“Welcome to Haal Chhero Na Bondhu! This is your favourite channel and I… am RJ Den!”
So begins Sayomdeb Mukherjee every morning from his wheelchair, talking into the microphone at Kolkata’s Friends FM studio, his voice as crisp as his shirt. Mukherjee, or ‘Den’ as he’s called by listeners and friends, hosts a show which can now be dubbed ‘interesting’ after actor Aamir Khan has made social causes cool. But unlike Khan, 31-year-old RJ Den is not a celebrity, at least not in the conventional sense of the word. In fact, his mundane hairdo and bespectacled, pencil-mustached face almost give you a ‘village simpleton’ vibe. However, this RJ is nothing short of a hero, for he spoke his first words only after turning 25.
‘Haal Chhero Na Bondhu’, which translates to ‘Never give up, friend’, is a slot when listeners call, text or write in with their problems, keen to seek RJ Den’s solutions or simply his keen ear. Den hadn’t dreamt of having this work profile through his childhood, growing up with what was believed to be ‘neuromuscular dystrophy’, a disorder that impairs the functioning of muscle groups. “I was very ambitious when I was young too; I couldn’t attend school as the teachers wouldn’t get my speech, so I started watching cartoons to learn English,” he tells us. He wasn’t totally mute in expression though, as the AAC, the Augmentative Alternative Communication method (spell boards that help silent people communicate, the type that Stephen Hawking uses) would help him ‘talk’. “Unlike other users of AAC who point at alphabets, I could just use my eyes,” he adds. The only person in his world who would not require even the AAC to know what he was feeling was his mother.
Den’s life before he began speaking wasn’t any less intriguing, as his thirst for knowledge led him learn History, Geography and Politics. On one hand as he withdrew himself from local socialising, on the other he began travelling – to conferences on AAC and other disability issues in Washington, Denmark and Brazil. He presented papers and met advocates, which lay the foundation of Ankur, a disability awareness and advocacy group he established in 2003. “We try to instill in the disabled some confidence and in the society some awareness! I’ve also been fighting for infrastructural rights – so while the Metro’s wheelchair-friendliness has happened, much work with the bus and taxi syndicates is remaining” he informs.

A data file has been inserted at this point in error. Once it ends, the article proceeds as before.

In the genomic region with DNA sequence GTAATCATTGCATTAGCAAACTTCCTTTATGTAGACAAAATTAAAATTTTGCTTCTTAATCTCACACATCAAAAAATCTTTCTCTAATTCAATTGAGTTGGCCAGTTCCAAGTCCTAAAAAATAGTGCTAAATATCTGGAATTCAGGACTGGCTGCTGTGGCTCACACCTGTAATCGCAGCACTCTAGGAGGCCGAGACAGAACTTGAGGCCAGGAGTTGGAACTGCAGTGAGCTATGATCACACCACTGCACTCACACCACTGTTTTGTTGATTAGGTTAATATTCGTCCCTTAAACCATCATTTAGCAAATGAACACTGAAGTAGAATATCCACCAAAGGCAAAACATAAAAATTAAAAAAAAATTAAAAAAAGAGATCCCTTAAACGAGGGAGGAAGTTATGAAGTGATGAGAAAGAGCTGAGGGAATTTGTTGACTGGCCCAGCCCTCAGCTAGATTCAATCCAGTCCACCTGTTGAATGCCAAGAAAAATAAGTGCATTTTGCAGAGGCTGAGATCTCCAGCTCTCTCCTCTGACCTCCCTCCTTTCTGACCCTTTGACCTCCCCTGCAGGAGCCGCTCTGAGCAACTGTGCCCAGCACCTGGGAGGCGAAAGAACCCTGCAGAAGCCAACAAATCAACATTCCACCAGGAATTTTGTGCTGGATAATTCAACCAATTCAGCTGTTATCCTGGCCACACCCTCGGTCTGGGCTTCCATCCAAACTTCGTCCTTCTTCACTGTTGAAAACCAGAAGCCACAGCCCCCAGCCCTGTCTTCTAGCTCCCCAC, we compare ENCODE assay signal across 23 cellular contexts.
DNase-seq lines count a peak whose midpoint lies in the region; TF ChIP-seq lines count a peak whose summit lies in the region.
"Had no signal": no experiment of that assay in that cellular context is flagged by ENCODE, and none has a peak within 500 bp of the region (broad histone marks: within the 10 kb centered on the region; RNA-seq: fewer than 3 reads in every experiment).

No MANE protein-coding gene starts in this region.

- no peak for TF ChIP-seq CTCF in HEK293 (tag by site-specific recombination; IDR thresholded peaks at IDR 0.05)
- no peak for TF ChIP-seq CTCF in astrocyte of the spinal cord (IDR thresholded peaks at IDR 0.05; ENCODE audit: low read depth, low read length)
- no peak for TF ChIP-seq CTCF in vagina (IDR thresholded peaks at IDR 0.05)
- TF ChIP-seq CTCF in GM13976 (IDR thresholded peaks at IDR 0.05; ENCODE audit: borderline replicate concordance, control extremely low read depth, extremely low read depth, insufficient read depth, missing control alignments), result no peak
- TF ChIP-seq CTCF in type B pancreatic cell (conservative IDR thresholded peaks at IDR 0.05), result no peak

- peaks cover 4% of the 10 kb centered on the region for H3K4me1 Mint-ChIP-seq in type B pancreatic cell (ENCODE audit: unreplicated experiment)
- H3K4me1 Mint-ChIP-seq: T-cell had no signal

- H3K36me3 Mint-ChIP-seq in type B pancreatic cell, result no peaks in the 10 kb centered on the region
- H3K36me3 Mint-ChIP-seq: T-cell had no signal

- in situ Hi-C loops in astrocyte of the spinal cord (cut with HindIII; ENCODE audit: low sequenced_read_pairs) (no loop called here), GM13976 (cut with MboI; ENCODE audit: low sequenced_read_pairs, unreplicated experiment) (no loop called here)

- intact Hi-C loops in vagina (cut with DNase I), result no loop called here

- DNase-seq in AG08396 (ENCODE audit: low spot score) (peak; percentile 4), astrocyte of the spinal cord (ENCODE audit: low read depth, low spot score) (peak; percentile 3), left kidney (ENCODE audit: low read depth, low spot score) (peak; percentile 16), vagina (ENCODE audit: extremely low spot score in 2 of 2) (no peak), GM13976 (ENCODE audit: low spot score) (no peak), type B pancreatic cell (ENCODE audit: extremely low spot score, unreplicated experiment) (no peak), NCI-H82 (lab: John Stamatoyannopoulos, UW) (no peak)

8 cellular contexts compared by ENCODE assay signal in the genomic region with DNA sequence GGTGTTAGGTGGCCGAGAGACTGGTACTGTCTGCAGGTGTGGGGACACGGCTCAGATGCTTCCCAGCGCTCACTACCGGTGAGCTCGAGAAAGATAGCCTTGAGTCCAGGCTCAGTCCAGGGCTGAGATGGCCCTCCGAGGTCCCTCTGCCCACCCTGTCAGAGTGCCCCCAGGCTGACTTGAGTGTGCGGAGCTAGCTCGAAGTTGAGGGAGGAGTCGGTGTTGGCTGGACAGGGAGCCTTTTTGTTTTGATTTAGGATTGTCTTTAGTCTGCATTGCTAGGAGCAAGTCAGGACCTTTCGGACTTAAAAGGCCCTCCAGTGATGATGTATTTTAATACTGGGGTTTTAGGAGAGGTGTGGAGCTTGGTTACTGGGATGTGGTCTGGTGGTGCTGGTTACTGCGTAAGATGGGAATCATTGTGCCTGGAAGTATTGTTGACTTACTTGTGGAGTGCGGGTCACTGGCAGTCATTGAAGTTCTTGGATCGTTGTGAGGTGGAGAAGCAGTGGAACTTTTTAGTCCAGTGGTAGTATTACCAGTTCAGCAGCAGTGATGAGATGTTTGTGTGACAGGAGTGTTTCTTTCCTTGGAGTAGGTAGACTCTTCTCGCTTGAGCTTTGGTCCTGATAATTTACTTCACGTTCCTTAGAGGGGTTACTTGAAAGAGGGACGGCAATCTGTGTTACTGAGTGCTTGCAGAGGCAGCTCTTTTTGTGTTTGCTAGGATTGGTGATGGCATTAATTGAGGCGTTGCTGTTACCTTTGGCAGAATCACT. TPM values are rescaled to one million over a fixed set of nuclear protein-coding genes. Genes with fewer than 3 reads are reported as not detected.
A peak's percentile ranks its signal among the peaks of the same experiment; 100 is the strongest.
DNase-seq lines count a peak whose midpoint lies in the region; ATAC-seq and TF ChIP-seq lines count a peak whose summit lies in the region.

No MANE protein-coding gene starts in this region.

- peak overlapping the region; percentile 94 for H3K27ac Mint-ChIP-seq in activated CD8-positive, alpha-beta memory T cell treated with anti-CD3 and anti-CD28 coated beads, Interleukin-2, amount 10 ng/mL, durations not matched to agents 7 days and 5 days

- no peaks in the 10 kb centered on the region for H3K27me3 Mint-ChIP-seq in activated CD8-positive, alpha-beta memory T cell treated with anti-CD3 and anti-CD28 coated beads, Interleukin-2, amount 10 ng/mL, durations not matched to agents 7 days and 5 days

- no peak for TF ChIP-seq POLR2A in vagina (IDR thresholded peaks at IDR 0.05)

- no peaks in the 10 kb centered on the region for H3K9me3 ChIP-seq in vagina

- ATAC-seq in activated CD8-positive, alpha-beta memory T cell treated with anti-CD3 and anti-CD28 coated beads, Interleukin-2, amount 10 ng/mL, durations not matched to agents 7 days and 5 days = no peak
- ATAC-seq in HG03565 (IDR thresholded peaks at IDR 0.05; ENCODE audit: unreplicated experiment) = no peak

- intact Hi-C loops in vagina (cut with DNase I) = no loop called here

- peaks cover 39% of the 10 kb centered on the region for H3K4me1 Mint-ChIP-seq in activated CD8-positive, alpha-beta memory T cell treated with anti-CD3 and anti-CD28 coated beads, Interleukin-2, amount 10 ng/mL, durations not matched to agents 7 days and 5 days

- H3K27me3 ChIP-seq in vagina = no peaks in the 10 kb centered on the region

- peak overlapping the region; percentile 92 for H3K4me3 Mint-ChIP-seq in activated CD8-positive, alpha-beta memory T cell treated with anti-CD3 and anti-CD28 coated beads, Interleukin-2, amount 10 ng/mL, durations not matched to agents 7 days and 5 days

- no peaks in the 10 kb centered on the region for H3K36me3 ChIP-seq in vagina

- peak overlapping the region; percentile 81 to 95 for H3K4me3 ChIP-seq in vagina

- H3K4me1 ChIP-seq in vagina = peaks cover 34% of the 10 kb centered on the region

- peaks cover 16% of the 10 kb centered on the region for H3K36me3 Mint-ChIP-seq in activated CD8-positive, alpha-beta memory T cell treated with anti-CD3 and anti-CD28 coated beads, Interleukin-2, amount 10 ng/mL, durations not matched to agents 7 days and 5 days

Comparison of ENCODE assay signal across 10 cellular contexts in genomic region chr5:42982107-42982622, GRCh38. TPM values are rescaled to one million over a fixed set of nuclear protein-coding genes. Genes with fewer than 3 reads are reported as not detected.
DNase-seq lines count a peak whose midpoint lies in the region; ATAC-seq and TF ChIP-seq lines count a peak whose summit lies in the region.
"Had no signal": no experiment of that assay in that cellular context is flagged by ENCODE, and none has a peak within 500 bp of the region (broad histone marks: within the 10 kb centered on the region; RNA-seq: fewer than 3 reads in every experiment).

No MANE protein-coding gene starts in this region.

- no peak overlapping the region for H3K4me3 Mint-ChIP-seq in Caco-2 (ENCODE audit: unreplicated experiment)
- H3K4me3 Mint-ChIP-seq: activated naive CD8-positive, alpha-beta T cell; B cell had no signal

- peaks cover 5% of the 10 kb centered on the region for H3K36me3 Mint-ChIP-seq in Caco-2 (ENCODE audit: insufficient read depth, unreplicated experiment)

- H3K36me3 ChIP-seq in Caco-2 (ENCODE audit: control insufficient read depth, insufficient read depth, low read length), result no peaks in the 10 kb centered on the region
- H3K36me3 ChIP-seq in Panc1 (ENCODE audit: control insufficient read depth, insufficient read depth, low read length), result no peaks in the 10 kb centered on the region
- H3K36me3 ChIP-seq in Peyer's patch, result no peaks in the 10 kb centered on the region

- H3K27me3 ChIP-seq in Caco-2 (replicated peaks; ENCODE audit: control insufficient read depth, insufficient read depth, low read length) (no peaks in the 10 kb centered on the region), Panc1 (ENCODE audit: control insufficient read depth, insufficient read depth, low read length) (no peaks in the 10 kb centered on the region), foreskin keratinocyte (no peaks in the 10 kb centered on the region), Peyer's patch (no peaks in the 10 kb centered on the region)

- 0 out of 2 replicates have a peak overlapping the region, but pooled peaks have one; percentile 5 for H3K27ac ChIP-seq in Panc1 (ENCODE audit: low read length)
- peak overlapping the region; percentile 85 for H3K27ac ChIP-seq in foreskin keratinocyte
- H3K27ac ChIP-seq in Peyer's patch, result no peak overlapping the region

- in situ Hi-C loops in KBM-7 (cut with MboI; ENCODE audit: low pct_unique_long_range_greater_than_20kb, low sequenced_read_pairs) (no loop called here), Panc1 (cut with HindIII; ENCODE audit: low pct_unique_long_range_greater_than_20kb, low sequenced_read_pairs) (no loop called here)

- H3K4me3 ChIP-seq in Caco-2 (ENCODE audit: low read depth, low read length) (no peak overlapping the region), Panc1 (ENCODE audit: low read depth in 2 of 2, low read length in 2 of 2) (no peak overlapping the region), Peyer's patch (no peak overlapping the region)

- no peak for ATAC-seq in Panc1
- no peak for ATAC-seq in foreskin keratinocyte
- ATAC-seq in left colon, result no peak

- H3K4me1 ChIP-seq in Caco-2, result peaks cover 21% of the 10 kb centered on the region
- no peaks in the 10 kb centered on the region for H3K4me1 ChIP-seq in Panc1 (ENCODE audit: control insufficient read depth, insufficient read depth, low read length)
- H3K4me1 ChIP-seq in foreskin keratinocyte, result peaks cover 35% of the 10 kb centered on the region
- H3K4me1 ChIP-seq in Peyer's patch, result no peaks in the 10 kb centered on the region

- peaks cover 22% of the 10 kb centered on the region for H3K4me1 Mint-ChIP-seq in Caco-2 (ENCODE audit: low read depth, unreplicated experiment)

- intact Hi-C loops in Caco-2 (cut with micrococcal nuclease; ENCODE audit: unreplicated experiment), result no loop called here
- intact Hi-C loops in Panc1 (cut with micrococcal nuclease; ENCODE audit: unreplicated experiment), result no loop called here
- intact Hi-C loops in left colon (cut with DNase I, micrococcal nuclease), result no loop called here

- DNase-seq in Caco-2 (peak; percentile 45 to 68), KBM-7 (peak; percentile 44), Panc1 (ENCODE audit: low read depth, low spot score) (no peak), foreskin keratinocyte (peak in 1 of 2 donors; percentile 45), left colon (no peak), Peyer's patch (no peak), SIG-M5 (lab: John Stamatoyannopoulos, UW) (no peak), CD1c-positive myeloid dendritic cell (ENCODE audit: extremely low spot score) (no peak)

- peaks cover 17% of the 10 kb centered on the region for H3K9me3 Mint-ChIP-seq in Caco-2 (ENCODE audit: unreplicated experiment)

It won’t be sensationalist to see Den’s life in two parts, and a miraculous moment in between; that’s how he sees it too. On November 17, 2005, a dreary morning after his doctor father had given him dopamine-boosting medicine, he felt uneasy. After nervously tossing around for a while and seeking the concern of his parents, he uttered the first words of his life: “Baba, oshudhita click kore gache!” (‘Dad, the medicine has clicked!’). As tears rolled down all their eyes and Den began to utter more and more words akin to a two-and-a-half year old, he found himself in a new world of speech. “It was a miracle,” is all he says of that moment, but we’d like to give credit to medicine too.
“My condition was discovered to be dopa-responsive dystonia (lack of the neuro enzyme dopamine), whose symptoms were similar to neuromuscular dystrophy,” he explains. Did the frustration of ignorance ever hit him? Surely this ‘accident’ could’ve happened earlier, we say. “No, I don’t believe in ifs and buts. That was the only available diagnosis then, this is a new phenomenon,” he reacts, “I’m grateful that I can speak now.” Den, who’s still wheelchair bound, now has to live with taking four dopamine pills a day for his entire life, small cover charge for entering a new world.
In life’s version 2.0, the little man eagerly delved into education, at age 25. A 10th and 12th standard certificate later, he is now pursuing English majors, the exams of which are round the corner. His accidental fall into the ocean of speech was not as overwhelming for him as we assume it would’ve been, as he was perfectly ‘communicative’ with his AAC. He was excited, yes, and still is, while sharing slices of his life with strangers on Friends FM.
But the radio channel’s most special jockey will soon have to choose between learning further plus furthering Ankur’s activities and doling out words over the microphone. “I cannot choose. That day will come, but I’d rather not think about it,” he admits. Even if he opts out of his radio job, Sayomdeb ‘Den’ Mukherjee would be happy he shared the biggest lesson of his life with the world every morning at six, ‘Haal Chhero na Bondhu!’
(An initiative of Trinayani, a nonprofit NGO founded by Ritika Sahni, the THIS ABILITY articles celebrates the intriguing lives of persons with disabilities. Trinayani works towards Disability Awareness and Support, communicating through workshops/seminars, print, radio, films and other electronic media. Visit www.trinayani.org or write to us at firstname.lastname@example.org)
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